“Whatever is right in a given moment may not be right five minutes later,” Grossmann says.
So, wisdom requires flexibility and openness, both to other people’s feelings and the notion that you don’t know everything. And while it’s complex, it’s not out of reach. It’s like tennis or golf. You don’t know anything but start somewhere. You hit balls into the wrong place, and, by paying attention to feedback, you make adjustments.
“It’s like a skill,” says Nussbaum. You can get better at it.”
So, how do you practice? It’s about slowing down and giving yourself time to interrogate decisions. The following can help.
1. Look Back
We all make mistakes. And it helps, per Nusbaum, to get your bearings by doing a post-game analysis on decisions that don’t go well. Directions aren’t needed to discern those situations. We know when we’re off. “We’re practical, and we can be lazy and stupid,” he says. “We don’t always do our best.”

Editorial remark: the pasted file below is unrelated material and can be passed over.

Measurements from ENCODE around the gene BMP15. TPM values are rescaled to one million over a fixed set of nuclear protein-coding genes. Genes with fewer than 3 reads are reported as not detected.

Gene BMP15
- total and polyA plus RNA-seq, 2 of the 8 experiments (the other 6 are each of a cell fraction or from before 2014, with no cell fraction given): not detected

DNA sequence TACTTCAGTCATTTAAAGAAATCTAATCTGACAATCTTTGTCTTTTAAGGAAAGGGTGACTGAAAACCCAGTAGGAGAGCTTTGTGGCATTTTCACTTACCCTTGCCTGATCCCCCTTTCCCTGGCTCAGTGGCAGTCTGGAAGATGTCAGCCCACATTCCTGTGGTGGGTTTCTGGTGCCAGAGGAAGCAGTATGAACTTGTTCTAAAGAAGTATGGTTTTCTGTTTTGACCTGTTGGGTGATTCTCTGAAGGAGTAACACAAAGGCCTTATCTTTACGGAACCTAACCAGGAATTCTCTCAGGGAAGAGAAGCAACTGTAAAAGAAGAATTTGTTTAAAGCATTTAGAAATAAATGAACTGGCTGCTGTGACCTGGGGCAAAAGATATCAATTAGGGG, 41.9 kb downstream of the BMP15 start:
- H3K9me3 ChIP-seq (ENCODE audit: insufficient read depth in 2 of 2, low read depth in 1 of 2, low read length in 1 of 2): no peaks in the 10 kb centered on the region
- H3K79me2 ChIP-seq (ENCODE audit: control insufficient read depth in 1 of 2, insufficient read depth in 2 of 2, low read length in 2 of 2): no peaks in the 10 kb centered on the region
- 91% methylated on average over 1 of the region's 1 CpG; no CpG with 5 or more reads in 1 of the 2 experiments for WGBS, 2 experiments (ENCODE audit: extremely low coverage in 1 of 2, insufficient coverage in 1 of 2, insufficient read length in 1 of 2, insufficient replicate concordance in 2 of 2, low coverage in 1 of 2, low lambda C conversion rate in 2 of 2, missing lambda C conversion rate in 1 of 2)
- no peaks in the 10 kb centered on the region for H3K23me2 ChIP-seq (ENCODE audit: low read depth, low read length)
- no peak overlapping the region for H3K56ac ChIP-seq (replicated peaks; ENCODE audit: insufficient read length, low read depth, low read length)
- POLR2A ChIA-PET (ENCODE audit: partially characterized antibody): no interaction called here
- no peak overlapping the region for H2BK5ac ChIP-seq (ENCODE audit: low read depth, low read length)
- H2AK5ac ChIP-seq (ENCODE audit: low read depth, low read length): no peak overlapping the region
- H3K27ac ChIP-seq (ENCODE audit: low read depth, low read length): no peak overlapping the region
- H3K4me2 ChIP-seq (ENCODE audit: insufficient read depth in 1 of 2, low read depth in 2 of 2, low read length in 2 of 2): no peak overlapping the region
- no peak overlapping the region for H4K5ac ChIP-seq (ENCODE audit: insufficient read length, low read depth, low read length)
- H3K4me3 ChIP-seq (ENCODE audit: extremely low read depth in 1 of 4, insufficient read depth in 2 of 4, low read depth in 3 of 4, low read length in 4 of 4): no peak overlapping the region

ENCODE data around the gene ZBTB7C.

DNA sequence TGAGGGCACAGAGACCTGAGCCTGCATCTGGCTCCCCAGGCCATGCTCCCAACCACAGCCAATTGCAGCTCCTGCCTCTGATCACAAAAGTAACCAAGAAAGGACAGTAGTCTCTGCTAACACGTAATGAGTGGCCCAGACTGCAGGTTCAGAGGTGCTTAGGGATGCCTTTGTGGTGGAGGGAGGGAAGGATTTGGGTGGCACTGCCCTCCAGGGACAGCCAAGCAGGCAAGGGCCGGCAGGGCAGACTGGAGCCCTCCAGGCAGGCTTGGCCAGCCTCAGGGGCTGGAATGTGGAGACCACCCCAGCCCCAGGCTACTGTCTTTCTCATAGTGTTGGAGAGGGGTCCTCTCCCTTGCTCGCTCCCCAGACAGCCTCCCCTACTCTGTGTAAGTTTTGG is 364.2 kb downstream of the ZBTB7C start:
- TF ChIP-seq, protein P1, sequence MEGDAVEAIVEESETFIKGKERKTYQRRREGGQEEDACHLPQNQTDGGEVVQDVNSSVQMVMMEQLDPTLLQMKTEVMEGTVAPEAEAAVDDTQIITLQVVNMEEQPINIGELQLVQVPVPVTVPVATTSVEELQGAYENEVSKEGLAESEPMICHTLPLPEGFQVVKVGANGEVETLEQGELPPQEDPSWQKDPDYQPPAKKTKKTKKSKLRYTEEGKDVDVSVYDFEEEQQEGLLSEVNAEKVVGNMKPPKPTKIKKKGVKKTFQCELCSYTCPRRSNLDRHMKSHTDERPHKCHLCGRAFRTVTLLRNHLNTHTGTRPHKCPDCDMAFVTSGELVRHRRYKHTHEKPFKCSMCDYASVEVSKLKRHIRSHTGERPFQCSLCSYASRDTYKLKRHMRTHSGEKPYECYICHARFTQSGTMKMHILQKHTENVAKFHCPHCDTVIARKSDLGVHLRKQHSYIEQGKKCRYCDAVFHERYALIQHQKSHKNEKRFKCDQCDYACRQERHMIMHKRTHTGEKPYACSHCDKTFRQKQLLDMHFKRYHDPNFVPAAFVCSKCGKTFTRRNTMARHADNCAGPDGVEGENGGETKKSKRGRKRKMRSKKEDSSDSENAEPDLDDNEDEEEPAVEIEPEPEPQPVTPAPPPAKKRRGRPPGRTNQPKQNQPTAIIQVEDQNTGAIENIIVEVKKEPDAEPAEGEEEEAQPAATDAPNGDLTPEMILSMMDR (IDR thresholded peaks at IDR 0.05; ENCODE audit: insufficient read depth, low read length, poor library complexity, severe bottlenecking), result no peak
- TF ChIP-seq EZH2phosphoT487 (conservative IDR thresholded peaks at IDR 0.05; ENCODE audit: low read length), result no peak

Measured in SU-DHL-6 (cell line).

When you do interrogate your failures, rather than asking what you could have done better, ask what you could have done differently. Think about, “When I made that choice, what was I thinking about? Could I have thought of other things?” Grossmann adds that evaluating behavior is easier when you’re specific with, “How did I handle that situation?” and “Did I pay attention to other people?”
Then, ask others how you did and if you could have considered something else or done something differently. Make the questions open-ended so you’re not assuming anything but letting the person answer. The point is not to criticize but to expand your perspective for the next time. Or, per Nusbaum, to think: “I may have been wise, but I could have been wiser.”
2. Test Your Assumptions
We like to feel like we’ve built up knowledge over time. We also don’t love uncertainty. “We like answers,” Nusbaum says. But we don’t know all the answers, and even when we’re self-aware, recognizing our limits is almost a counterintuitive feat.
“An intellectually humble person will be the last one to say they are most intellectually humble,” Grossmann says.